A look at the Rams and dropped passes.

In the 2013 season, the Rams were third in the NFL in the percentage of passes dropped, with a drop rate of 6.0 percent. That means we dropped roughly 1 in every 17 passes.. To anyone who watched the games, this isn't surprising. In fact, I was expecting us to lead the league, but the Lions and Patriots outdid us.

So who was dropping all these passes?

Three players on the team dropped more than 10 percent of their targets, and that's total targets, not just receptions.

Tavon Austin with 7 drops on 69 targets, for a drop rate of 10.1%.

Daryl Richardson with 3 drops on 18 targets, for a drop rate of 16.7%.

Cory Harkey with 2 drops on 18 targets, for a drop rate of 11.1%.

Now let's take a look at some of the unexpected statistics from this list. It is generally believed, for example, that Austin Pettis is much more reliable than Jared Cook. The statistics, however, tell a different story.

Cook had 6 drops on 86 targets for a drop rate of 7.0%.

Pettis had 4 drops on 63 targets for a drop rate of 6.4%.

Many fans also point to the highly disappointing seasons by Brian Quick and Chris Givens. Now, there's no doubt they did disappoint, but not necessarily in the drops department.

Quick had 2 drops on 34 targets for a drop rate of 5.9% (below the team average).

Givens had 2 drops on 83 targets for a drop rate of 2.4% (the lowest on the team by anyone with more than 25 targets).

It's also interesting to note that Lance Kendricks became one of our most reliable targets. He had 2 drops on 46 targets for a drop rate of only 4.4%.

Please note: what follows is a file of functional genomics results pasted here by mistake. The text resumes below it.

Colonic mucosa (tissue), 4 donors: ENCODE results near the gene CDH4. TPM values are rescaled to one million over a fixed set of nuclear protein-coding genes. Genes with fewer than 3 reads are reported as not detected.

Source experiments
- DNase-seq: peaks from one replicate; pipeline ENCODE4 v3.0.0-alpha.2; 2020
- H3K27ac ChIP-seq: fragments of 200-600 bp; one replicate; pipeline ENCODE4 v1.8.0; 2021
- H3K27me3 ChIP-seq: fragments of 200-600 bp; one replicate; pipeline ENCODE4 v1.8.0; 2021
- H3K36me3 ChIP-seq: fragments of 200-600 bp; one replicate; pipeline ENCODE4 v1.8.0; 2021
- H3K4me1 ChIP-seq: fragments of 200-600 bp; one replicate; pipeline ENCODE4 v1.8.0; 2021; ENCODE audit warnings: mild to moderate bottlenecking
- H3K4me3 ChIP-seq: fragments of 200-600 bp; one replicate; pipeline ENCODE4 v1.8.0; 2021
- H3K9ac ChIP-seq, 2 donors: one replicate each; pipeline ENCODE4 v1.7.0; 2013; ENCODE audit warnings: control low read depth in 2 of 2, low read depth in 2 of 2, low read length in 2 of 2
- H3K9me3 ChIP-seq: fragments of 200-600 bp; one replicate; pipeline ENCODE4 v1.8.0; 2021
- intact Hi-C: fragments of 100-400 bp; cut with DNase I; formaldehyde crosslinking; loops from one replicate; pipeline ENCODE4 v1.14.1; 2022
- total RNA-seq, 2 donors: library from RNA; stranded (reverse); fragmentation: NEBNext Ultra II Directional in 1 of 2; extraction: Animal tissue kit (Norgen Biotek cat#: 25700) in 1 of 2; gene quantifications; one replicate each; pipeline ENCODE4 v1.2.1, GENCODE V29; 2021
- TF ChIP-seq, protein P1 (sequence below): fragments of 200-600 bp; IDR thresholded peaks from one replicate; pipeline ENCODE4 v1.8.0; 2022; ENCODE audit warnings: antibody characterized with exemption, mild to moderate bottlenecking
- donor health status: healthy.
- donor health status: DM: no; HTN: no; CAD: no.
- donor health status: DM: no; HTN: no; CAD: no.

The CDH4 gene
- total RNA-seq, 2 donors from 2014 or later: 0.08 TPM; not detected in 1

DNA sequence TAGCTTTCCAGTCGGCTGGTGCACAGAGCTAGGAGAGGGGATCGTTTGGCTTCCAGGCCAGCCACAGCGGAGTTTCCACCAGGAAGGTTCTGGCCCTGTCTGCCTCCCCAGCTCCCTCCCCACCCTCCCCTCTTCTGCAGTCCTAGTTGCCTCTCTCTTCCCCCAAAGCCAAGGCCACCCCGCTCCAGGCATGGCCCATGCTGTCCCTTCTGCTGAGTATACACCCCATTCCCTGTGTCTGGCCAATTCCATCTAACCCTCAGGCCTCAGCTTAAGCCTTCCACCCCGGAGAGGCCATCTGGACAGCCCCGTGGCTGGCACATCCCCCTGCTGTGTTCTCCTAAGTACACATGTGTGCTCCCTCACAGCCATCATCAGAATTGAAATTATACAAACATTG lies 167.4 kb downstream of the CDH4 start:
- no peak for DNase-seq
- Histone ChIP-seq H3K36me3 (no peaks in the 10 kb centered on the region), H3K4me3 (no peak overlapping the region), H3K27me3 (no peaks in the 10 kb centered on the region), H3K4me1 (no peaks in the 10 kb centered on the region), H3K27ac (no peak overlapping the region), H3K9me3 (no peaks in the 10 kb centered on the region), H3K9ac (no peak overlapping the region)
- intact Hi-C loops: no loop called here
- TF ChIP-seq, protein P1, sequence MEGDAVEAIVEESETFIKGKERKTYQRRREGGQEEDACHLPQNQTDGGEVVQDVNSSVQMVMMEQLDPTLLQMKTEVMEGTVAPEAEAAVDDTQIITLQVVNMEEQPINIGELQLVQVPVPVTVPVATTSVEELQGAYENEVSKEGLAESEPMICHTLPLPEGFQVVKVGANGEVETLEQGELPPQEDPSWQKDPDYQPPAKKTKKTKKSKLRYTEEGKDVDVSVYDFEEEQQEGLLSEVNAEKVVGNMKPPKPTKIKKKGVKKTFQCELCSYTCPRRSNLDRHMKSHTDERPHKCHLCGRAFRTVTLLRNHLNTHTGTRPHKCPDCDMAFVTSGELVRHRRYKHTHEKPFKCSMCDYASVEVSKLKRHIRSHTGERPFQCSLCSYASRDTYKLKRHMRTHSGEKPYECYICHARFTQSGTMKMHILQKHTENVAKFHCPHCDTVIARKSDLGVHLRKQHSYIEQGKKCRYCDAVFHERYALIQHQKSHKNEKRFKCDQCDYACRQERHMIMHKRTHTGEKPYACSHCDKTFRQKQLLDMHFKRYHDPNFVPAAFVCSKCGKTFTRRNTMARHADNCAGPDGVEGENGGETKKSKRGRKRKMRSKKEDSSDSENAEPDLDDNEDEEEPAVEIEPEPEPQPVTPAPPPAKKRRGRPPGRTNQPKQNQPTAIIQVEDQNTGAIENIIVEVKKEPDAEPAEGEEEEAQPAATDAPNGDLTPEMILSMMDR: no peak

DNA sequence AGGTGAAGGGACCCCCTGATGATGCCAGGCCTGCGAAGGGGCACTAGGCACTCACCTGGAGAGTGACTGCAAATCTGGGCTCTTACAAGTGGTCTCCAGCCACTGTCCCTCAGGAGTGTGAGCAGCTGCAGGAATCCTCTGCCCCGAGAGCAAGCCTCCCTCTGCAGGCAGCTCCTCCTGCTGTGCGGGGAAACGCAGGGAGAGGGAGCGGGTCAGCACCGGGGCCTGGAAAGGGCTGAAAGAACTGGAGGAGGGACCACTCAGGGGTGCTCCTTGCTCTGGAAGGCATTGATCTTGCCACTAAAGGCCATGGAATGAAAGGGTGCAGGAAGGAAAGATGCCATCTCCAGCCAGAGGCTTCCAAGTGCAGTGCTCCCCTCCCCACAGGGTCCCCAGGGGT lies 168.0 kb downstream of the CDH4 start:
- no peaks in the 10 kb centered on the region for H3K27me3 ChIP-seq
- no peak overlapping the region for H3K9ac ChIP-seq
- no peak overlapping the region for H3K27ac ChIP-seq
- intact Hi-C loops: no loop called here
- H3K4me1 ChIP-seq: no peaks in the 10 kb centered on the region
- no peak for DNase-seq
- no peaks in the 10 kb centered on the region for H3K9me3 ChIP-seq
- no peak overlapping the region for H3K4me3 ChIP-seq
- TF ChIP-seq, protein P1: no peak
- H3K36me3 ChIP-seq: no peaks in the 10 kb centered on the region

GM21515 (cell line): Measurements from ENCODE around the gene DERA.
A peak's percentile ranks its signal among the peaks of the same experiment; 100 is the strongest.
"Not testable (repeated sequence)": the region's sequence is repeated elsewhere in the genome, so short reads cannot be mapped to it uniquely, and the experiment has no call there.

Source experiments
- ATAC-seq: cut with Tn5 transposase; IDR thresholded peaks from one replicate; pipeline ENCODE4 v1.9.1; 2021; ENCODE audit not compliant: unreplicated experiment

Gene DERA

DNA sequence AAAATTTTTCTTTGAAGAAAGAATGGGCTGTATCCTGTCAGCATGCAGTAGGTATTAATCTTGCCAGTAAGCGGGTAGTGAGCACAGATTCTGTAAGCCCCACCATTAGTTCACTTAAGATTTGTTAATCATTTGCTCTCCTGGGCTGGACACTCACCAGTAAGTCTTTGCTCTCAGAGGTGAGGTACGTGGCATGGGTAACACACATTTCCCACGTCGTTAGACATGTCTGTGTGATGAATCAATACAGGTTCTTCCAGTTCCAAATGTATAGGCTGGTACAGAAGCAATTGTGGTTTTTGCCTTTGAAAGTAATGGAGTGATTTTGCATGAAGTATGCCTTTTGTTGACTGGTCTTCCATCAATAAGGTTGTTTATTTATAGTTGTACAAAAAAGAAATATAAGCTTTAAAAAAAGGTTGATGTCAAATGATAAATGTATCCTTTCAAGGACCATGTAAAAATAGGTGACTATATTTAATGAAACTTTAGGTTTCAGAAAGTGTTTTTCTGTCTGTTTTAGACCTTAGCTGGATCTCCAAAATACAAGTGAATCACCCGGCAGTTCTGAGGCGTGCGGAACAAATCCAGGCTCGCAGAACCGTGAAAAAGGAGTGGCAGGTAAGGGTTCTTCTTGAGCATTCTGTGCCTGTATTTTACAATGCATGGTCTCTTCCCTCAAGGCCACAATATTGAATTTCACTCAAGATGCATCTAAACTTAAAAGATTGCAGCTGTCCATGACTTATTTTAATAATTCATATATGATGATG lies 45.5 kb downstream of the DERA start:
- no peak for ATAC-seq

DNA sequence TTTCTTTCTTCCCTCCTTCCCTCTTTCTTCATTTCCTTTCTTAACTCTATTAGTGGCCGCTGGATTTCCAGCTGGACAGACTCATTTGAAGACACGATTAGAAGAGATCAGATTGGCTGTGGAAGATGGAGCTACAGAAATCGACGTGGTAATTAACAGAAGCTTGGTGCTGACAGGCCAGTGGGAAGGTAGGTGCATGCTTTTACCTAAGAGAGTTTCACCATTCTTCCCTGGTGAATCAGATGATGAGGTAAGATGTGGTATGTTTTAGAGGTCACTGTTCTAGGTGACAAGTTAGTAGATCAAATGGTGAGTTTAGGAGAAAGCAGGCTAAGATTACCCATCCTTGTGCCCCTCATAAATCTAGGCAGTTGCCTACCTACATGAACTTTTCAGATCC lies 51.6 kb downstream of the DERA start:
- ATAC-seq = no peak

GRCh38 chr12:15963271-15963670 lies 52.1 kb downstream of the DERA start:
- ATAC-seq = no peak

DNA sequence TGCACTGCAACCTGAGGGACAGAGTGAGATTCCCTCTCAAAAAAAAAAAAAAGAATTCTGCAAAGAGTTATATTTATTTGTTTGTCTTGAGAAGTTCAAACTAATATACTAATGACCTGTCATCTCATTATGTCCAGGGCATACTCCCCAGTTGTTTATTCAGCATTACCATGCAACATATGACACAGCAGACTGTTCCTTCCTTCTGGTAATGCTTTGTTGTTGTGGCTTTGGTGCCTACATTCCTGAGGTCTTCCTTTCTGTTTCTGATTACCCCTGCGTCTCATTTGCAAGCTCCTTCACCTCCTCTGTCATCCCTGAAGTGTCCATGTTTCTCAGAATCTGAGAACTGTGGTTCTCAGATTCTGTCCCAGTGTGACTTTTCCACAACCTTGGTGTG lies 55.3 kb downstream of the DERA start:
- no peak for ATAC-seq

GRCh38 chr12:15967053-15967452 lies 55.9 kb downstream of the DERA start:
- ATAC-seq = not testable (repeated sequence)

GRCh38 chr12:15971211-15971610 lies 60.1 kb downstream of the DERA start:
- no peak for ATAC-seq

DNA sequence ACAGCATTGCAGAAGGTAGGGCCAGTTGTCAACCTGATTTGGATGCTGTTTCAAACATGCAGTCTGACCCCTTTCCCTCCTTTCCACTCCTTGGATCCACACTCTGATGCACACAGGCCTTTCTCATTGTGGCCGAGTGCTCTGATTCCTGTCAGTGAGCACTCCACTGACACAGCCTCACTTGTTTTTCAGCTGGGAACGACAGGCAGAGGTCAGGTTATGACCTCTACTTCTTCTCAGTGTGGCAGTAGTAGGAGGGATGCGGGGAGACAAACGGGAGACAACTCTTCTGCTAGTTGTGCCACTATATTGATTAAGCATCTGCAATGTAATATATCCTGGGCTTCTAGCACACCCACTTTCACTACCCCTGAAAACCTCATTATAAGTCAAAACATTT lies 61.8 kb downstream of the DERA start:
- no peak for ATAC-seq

Only three players are listed as having no drops. Stedman Bailey (on 25 targets), Benny Cunningham (on 10 targets), and Isaiah Pead (on 15 targets). Hey, there's something nice to say about Pead.

Now we come to the question of why these drops are happening. Are they the receivers' fault? Are they the quarterbacks' fault. After all, some say Bradford throws the ball too hard (which is kind of funny for a player who was criticized as lacking arm strength when he came out of college). I lean toward it being the receivers' fault.


During the 2012 season, which we played entirely with Bradford, we had the 24th most drops in the league (or the 9th fewest).

So what was the biggest difference?

Danny Amendola. He played the same spot in the offense as Tavon Austin played last year. Danny, however, dropped 1 pass out of 101 targets for a drop rate of 1.0%. Compare that to Tavon Austin's 10.1%.

Also, Pettis played sometimes in Amendola's place and was more reliable in 2012. He dropped only 1 pass in 48 targets for a drop rate of 2.1%. Pretty damn good.

Even Brandon Gibson, frequently criticized for his bad hands, dropped only 3 passes out of 82 targets for a drop rate of 3.7%.

In 2012, our highest drop rates were 8.3% by Daryl Richardson (3 drops on 36 targets) and Matthew Mulligan (1 drop on 12 targets).

Quick and Givens dropped 7.4% and 5.0% respectively, so they both improved from 2012 to 2013. The same goes for Kendricks, who dropped 6.3% in 2012).

So what can we take away from this?

1. Our overall receiver play got worse from 2012 to 2013 because we replaced Amendola with Tavon Austin, signed Jared Cook, let Brandon Gibson go, and got a worse hands year from Austin Pettis.

2. Despite the overall increase in drops and inexperience of the receiving corps in general, Bradford's play and numbers improved from 2012 to 2013.

3. In 2012, with more experienced and reliable (though less talented) receivers, we managed one of the league's lower drop percentages, which means Bradford is not the reason for the drops.

4. Givens, Quick, and Kendricks all showed improvement in their hands from 2012 to 2013.

5. For the love of God, don't throw the ball to Daryl Richardson. As strange as it sounds, Pead appears to be a much more reliable receiving back.

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